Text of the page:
The win gave the new champion a perfect 23-0 record. (Dawson’s ledger also includes one ‘No Contest,’ a 2004 win over Andaulen Sloan at Foxwoods that was voided when Bad Chad registered positive for marijuana on his postfight drug test.)

So what does the future hold for a youngster of such apparently limitless potential?

“Whoever they bring to the table,” said Dawson. “I’ll fight the best fighters. I’ll be on top for a long time.”

Dawson’s thrilling victory compensated for the other two world title fights on the bill, each of which was disappointing, albeit for entirely disparate reasons.

It probably wasn’t a great omen that Jesus Chavez came into the ring wearing a Rex Grossman Bears’ jersey for his IBF lightweight title defense against Julio Diaz.

Chavez was fighting for the first time since the Leavander Johnson bout two years ago, a bout in which he won the title but left his opponent with fatal injuries, and there were questions about his ability to handle that episode, as well as nearly two year’s worth of ring rust.

Diaz, who had won the IBF’s ‘interim’ designation in the meantime, figured to be a stern test in any case, but the title fight quickly fizzled to an end when Chavez’s right knee became unhinged in the third round and he was counted out by referee Frank Santore.

Chavez had previously undergone surgery to repair a torn ACL in his left knee, but he had twisted the right one jogging back in Mexico, and entered the ring wearing a brace on that appendage.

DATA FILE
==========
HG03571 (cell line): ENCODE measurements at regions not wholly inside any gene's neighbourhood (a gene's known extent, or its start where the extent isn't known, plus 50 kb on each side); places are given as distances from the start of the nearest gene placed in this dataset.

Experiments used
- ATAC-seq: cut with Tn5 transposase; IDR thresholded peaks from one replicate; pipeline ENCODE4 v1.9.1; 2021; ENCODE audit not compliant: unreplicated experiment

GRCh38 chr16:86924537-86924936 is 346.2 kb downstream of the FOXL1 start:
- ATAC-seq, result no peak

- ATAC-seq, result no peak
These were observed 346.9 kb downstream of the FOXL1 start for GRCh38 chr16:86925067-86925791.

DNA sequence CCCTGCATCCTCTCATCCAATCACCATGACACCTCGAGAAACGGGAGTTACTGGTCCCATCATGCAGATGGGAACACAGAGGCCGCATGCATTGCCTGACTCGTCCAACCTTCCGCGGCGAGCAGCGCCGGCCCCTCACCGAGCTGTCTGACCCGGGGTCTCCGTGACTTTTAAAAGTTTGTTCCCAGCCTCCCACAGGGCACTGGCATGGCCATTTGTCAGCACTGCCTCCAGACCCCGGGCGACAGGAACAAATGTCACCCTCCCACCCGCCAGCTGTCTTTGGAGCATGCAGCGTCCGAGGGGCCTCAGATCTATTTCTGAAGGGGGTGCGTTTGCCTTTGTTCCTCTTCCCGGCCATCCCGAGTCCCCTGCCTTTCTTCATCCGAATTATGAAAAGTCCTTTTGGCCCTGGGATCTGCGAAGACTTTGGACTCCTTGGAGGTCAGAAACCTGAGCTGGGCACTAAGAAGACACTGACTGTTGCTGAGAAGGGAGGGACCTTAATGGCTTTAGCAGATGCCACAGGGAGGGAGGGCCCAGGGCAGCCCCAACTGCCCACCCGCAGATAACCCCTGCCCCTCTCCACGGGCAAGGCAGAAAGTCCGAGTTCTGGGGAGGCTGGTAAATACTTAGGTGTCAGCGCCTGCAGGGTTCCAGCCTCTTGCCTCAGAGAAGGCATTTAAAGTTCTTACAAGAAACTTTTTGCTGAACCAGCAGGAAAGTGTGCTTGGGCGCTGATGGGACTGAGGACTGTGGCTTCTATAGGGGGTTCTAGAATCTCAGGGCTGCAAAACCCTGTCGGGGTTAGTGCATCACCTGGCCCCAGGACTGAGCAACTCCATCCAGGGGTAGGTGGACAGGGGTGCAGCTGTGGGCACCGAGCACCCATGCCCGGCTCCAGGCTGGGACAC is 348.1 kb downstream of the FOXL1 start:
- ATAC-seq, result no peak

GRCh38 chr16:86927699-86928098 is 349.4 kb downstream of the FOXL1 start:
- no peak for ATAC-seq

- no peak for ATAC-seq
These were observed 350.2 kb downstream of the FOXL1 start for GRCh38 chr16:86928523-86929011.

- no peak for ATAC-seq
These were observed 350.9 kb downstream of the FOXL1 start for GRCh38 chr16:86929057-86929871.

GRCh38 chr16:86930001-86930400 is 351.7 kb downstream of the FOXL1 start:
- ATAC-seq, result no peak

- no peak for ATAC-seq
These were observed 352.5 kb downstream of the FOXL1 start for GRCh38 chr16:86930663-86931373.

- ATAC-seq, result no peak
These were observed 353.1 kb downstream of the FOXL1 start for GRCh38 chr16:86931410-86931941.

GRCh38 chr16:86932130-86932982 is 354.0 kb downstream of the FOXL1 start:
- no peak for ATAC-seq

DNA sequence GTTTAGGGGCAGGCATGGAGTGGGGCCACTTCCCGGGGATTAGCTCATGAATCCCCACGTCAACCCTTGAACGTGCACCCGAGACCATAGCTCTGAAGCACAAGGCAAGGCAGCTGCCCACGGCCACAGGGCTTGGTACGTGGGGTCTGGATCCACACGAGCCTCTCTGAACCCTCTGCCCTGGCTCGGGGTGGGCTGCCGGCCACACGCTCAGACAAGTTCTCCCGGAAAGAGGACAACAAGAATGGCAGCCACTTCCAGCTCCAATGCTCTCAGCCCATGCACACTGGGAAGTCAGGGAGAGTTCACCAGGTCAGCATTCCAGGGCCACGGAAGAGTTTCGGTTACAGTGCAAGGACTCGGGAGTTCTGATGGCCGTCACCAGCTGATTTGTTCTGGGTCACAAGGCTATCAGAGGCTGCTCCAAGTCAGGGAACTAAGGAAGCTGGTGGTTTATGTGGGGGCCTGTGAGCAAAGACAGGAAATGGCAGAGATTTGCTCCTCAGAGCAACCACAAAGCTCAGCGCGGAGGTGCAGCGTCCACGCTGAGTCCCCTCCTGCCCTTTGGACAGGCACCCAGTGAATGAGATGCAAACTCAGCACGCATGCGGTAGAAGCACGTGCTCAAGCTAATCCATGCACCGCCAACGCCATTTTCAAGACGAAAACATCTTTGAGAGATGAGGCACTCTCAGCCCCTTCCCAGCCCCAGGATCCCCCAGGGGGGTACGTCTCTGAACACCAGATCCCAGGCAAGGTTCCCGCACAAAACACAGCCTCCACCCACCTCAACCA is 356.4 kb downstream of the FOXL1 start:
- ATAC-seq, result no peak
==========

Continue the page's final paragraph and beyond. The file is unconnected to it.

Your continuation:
Following two lackluster rounds (we gave them a round apiece, but the three judges gave both to Diaz), the combatants met in mid-ring early in the third. As Diaz threw a jab, Chavez tried to roll with the punch, presumably intent on countering, but as his weight shifted to his right leg the knee buckled and gave way beneath him.

He lay, in obvious pain, on his face, and never attempted to regain his feet as Santore counted him out at 22 seconds of the third.

“I thought he had a lot of soul, but I didn’t see that tonight,” said Diaz. “He must have injured himself.”

The ringside physician, Dr. Allan Fields, confirmed that Chavez had suffered a sublaxation, or hyperextension, of his right knee.

“And that,” said Chavez, “was supposed to be my good leg.’

Chavez was left with a 42-4 record after the loss, while the new champion is 34-3.

“I love boxing, but now I have to go back home to heal and see what the doctors have to say,” said Chavez. “I lost the title, and I pass it along to Julio and I hope he does well with it.”